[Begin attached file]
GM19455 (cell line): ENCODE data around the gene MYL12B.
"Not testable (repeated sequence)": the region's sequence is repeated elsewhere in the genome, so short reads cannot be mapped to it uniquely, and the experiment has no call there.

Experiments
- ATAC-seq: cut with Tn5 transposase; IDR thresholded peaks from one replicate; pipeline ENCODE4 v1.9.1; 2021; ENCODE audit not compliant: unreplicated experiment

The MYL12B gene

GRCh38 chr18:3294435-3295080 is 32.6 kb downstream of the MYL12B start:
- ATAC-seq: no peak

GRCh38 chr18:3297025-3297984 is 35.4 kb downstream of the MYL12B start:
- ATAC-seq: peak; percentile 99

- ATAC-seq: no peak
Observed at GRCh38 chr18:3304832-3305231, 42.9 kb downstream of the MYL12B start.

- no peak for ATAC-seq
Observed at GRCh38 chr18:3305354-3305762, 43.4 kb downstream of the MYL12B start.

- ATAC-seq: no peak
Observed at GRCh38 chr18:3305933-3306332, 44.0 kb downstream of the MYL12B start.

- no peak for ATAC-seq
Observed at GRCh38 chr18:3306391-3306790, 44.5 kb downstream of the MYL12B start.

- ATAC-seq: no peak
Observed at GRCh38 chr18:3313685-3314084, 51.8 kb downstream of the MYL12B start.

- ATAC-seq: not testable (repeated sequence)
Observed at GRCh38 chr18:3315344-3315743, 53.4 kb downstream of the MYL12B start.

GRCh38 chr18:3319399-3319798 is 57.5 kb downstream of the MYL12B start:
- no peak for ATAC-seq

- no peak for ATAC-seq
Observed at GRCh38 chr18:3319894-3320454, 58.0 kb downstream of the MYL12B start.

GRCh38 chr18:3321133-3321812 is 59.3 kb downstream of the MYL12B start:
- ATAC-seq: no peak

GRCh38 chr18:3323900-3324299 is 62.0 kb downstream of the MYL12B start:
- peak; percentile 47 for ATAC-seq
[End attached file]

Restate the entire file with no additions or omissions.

GM19455 (cell line): ENCODE data around the gene MYL12B.
"Not testable (repeated sequence)": the region's sequence is repeated elsewhere in the genome, so short reads cannot be mapped to it uniquely, and the experiment has no call there.

Experiments
- ATAC-seq: cut with Tn5 transposase; IDR thresholded peaks from one replicate; pipeline ENCODE4 v1.9.1; 2021; ENCODE audit not compliant: unreplicated experiment

The MYL12B gene

GRCh38 chr18:3294435-3295080 is 32.6 kb downstream of the MYL12B start:
- ATAC-seq: no peak

GRCh38 chr18:3297025-3297984 is 35.4 kb downstream of the MYL12B start:
- ATAC-seq: peak; percentile 99

- ATAC-seq: no peak
Observed at GRCh38 chr18:3304832-3305231, 42.9 kb downstream of the MYL12B start.

- no peak for ATAC-seq
Observed at GRCh38 chr18:3305354-3305762, 43.4 kb downstream of the MYL12B start.

- ATAC-seq: no peak
Observed at GRCh38 chr18:3305933-3306332, 44.0 kb downstream of the MYL12B start.

- no peak for ATAC-seq
Observed at GRCh38 chr18:3306391-3306790, 44.5 kb downstream of the MYL12B start.

- ATAC-seq: no peak
Observed at GRCh38 chr18:3313685-3314084, 51.8 kb downstream of the MYL12B start.

- ATAC-seq: not testable (repeated sequence)
Observed at GRCh38 chr18:3315344-3315743, 53.4 kb downstream of the MYL12B start.

GRCh38 chr18:3319399-3319798 is 57.5 kb downstream of the MYL12B start:
- no peak for ATAC-seq

- no peak for ATAC-seq
Observed at GRCh38 chr18:3319894-3320454, 58.0 kb downstream of the MYL12B start.

GRCh38 chr18:3321133-3321812 is 59.3 kb downstream of the MYL12B start:
- ATAC-seq: no peak

GRCh38 chr18:3323900-3324299 is 62.0 kb downstream of the MYL12B start:
- peak; percentile 47 for ATAC-seq